Highland Capital plans gradual portfolio shift to distressed debt

The $24 billion alternative fixed-income manager sees beleaguered companies losing their window to refinance; but CIO Mark Okada says bearishness on the euro is overdone.

The troubles in the eurozone, unpredictable changes to financial regulation in the West and a withering of investors' risk appetite may be creating a "robust distressed opportunity", says Mark Okada, chief investment officer and co-founder of Dallas-based Highland Capital Management.

The firm manages $24 billion of fixed-income securities and is one of the biggest managers of below-investment-grade credit in the US, notably collateralised loan obligations.

Currently senior secured loans make up about 70% of Highland's portfolio, but over the next few years this portion will decline in favour of distressed assets as more loans come due and borrowers can't pay, says Okada.

He has been managing alternative fixed-income portfolios for 20 years and has seen four full cycles. After the troubles of Greece, he's looking two or three years down the road. He sees the refinancing of high-yield debt looking vulnerable and an upcoming 'wall of maturities' on refinancing corporate bank loans and other securities starting in 2012 that will contain plenty of distressed opportunities.

Between 2012 and 2015, some $1 trillion of high-yield bonds and leveraged loans will mature.

Okada notes that bankers have described the scale of debt that needs refinancing in America and Europe as enough to supply three transactions a week all year, assuming the bond markets were to remain open. He assumes that not all of these deals will get done, however.

Citing the current market expectations for high-yield corporate default rates this year to be 3-5%, he says: "Those figures depend on the bond markets staying open, and we are preparing for that not to be the case." The firm is keeping cash at hand to take advantage of distressed deals.

Okada says, for example, that the markets are active with private-equity owners trying to do debt exchanges or achieve equity infusions for many assets acquired in the heady days of 2005 and 2006. "Some of these will fail, and companies will end up owned by their creditors," he says.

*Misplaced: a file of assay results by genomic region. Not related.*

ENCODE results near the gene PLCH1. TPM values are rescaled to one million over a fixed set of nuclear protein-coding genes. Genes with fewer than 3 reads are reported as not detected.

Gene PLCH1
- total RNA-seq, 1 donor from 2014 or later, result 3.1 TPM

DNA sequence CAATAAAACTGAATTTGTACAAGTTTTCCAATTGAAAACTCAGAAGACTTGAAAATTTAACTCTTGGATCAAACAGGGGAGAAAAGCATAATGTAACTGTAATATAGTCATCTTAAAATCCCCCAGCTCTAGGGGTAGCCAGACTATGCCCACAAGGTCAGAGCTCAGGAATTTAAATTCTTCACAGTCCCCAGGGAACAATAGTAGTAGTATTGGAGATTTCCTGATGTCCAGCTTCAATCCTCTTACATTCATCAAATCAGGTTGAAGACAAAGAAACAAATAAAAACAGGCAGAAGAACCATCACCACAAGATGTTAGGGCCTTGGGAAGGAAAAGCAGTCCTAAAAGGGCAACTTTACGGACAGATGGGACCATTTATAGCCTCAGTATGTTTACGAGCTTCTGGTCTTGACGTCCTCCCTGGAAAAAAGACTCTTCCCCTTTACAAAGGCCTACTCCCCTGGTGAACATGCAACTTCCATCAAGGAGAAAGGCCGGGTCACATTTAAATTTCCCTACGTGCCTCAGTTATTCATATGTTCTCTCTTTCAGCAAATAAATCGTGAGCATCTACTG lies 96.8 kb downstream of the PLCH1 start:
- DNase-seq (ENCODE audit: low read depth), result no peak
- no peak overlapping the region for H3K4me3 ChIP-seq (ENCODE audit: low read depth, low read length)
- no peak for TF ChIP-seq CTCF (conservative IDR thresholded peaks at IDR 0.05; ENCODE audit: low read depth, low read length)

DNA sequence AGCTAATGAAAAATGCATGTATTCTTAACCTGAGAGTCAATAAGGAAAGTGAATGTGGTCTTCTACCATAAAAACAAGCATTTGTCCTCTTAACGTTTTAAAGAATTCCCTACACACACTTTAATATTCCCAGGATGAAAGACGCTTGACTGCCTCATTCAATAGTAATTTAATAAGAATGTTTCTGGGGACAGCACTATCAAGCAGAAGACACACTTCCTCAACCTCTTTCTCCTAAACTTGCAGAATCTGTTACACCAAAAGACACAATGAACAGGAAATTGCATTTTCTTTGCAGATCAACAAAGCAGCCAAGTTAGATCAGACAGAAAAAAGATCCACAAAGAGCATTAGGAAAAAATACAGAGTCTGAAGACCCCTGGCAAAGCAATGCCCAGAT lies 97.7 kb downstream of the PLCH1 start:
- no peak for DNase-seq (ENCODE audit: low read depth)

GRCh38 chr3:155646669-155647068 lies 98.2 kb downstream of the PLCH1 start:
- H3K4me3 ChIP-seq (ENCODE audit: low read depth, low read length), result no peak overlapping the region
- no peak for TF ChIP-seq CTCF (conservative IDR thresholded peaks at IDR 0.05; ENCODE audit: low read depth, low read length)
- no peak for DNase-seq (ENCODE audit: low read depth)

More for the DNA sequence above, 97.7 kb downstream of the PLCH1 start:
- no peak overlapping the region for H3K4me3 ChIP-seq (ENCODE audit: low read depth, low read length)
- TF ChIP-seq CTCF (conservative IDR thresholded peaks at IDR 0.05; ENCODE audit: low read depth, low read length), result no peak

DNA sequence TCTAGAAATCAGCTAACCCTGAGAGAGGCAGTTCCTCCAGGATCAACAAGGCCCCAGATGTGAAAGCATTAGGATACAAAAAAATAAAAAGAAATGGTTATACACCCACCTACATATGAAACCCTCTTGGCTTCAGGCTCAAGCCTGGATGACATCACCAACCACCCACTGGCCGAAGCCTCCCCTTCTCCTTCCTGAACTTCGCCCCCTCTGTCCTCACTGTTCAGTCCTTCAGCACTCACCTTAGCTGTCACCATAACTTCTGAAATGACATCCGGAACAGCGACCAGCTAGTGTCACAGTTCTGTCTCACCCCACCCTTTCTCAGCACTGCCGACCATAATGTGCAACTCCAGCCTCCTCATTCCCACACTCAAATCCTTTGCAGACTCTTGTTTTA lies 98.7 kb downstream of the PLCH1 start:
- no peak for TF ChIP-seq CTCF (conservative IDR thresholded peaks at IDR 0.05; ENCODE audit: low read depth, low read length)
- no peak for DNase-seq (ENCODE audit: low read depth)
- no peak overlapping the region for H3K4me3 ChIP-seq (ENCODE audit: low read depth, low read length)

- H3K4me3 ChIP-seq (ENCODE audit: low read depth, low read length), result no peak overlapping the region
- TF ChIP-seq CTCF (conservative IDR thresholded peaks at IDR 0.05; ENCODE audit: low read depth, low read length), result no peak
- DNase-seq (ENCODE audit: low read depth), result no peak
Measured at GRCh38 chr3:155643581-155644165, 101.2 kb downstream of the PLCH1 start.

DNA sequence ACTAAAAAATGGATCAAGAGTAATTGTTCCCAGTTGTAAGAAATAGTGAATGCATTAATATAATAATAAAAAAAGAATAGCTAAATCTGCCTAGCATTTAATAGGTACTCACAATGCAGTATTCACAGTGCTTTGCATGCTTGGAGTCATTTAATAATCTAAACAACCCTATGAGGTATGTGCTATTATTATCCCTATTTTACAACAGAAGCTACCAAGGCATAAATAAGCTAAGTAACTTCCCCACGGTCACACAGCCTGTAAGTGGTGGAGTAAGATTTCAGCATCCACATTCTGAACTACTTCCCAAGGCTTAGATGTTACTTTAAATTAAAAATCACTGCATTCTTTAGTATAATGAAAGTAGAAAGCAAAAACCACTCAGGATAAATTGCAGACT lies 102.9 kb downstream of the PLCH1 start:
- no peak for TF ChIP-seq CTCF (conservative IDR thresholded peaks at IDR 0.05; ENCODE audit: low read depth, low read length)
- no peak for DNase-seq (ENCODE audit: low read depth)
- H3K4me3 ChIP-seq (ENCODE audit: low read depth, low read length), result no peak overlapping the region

For investors such as Highland, this creates an opportunity to do fundamental research to determine which companies are going to find themselves in such an uncomfortable situation. Unlike 2008, when the distressed window shut nearly as quickly as it opened, there will be more time for investors to pick and choose distressed deals, because there is far less leverage now in the system, and therefore less volatility.

For the time being, however, senior secured loans continue to be compelling. Highland projects that high-yield bonds should return 8-10% and leveraged loans 8-12% in 2010, which it deems attractive relative to other asset classes, especially given lower historical volatility.

On current transactions, pricing is often enticing, with companies rolling over debt at 150-200 basis points more than the original pricing. There are also new loans being syndicated with big sizes and at attractive pricing.

Although Okada believes default rates will begin to rise as maturities start to come due in 2012, he is not as bearish on conditions in the West as many of his clients in Asia.

He does not equate problems in the eurozone to a crippling sovereign debt crisis. "Market pricing of European government CDS [credit-default swaps] are way out of kilter," he says, noting the $1 trillion European rescue package for Greece caught a lot of short sellers off guard.

Although he recognises the general reason for pessimism about the rescue package, which simply delays Greek debt payments, Okada argues that it would be foolish today to simply assume the euro project will collapse in three years once the new bill comes due. Governments can tax companies and individuals, or print money, and Greece (or at least the European Union) has time to find ways to meet its obligations.

"Asian investors are very negative about the world," Okada observes. "They're staying invested in safe government bonds. I've seen this reaction many times over the past 20 years. I can't tell you that I know better, but I tell you that when the consensus is so bearish, it's usually a good time to buy."

This is true of developed countries in general. As the US, Britain, Europe and Japan vie for international capital, they will enact reforms, such as a consumption tax in America or Japan. Yes, growth will slow down, but governments can address their debts, with the US the best placed to do so.

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